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As the poem progresses it becomes clear that certain lines are separated by a lot of space, which causes the reader to pause, and that other lines are subject to enjambment, they continue on to the next without punctuation.
In fact, punctuation does not play a part in the syntax of this poem; it is up to the reader to decide when to pause, to stop, to continue on. Again, this can distance the reader but also introduces the idea of freedom - lack of restriction brings opportunity.
- Despite the direct language, the colloquial street vocabulary and the casual delivery, there is an objective feel to this narrative, this commentary. There is no first person perspective, no 'I' - it's an impersonal observation.
So the lines vary in length, from 2 syllables to 13, from short clause to long clause, from soundbite to lengthy sentence and a half. Four separate stanzas (lines 1 - 9...10 - 15....16 - 30....31 - 37) highlighting the red garbagemen, the yellow truck and the elegant couple in their open top Mercedes.
Note the language here, the distinction - the workers are red, the couple elegant. The workers are hanging on, the couple are elegant.
- But also note the irony. The couple are still elegant, one casually coifed, the other hip...but the workmen are looking down on them, as if they were the higher beings on the evolutionary ladder.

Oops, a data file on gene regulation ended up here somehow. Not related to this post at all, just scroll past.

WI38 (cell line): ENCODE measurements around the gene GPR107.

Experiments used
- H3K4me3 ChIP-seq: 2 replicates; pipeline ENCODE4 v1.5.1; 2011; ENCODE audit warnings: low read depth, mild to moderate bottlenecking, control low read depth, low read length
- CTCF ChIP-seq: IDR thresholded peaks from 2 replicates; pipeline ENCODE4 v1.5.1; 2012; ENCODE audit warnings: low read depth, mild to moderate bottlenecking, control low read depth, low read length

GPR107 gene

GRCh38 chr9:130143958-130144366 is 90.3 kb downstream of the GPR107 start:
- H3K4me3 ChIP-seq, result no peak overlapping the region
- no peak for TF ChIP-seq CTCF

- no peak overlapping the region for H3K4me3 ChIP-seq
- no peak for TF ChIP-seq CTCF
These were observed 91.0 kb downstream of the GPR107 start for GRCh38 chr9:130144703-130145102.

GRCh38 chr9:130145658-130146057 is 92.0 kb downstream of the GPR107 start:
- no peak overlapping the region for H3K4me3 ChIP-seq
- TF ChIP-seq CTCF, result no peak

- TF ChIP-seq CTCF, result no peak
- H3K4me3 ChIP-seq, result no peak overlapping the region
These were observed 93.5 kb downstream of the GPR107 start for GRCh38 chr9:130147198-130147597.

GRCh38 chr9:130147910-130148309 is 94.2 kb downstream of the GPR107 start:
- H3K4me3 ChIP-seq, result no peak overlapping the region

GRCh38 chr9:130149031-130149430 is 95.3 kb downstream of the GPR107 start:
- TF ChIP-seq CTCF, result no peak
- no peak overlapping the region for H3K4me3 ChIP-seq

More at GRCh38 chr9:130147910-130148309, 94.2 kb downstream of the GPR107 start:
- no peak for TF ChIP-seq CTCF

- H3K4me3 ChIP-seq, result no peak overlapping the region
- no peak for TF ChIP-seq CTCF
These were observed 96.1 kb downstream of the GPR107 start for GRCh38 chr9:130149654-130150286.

It's the language again that sticks in the mind as the poem progresses - the workmen are scavengers, grungy, one with grey iron hair, hunched back like a Gargoyle Quasimodo. This term sounds almost like an insult.
- Scavengers feed and make a living off of others who do the killing and fetching for them so this is a definite derogatory word. And that sets up a tension because here we have public servants doing a vital job for their community, clearing up the trash, getting rid of waste material that would otherwise cause disease and mayhem for city dwellers.
The question might be asked - Why does the speaker use this term, scavengers, as they look down on the elegant couple in their very smart car?
The poem goes on to suggest that the two garbagemen see the wealthier people as they would see a t.v. advertisement...the idea that the workers might want to become the very people they're gazing at. The workers aspire to be wealthy, as they hope to buy things (shiny new big cars) when the t.v. ads come on.
And in the final stanza the notion that the four people stopping for the red light are all part of the capitalist system comes to the fore. In the capitalist democracy anything is possible - you can follow the American dream - but first of all you must become aware of what is possible.
Is this what the speaker is implying? In a system that has wealth creation as its be all and end all, aspiring to that wealth is always possible? Even at a commonplace traffic junction poor people can be inspired?